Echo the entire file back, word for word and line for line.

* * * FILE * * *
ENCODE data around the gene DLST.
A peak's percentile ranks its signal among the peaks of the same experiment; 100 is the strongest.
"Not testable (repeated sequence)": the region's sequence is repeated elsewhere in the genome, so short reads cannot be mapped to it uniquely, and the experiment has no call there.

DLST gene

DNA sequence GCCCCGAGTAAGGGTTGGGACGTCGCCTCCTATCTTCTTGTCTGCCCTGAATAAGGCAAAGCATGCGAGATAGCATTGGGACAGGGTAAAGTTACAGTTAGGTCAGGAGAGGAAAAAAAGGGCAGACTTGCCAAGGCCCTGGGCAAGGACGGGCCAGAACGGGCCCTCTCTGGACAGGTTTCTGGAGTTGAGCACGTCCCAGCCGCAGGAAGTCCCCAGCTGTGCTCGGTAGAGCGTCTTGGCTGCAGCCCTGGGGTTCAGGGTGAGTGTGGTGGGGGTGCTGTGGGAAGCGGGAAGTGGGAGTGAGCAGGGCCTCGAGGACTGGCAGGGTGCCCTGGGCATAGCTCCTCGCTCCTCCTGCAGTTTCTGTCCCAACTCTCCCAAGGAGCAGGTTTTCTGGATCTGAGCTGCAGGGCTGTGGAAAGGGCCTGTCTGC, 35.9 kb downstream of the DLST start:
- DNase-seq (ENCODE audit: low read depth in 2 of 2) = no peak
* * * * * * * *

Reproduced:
ENCODE data around the gene DLST.
A peak's percentile ranks its signal among the peaks of the same experiment; 100 is the strongest.
"Not testable (repeated sequence)": the region's sequence is repeated elsewhere in the genome, so short reads cannot be mapped to it uniquely, and the experiment has no call there.

DLST gene

DNA sequence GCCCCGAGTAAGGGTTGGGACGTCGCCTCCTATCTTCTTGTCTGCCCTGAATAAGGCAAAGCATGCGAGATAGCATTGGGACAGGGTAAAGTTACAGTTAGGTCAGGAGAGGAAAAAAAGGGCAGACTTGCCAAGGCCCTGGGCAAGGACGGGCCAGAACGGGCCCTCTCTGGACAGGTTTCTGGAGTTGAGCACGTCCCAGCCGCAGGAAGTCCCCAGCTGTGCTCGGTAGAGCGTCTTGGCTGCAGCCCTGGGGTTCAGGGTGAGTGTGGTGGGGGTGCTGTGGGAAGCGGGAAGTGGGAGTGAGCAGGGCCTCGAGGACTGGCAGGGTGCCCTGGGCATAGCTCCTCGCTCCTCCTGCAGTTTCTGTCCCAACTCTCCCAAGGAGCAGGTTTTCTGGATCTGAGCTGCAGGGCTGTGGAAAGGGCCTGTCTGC, 35.9 kb downstream of the DLST start:
- DNase-seq (ENCODE audit: low read depth in 2 of 2) = no peak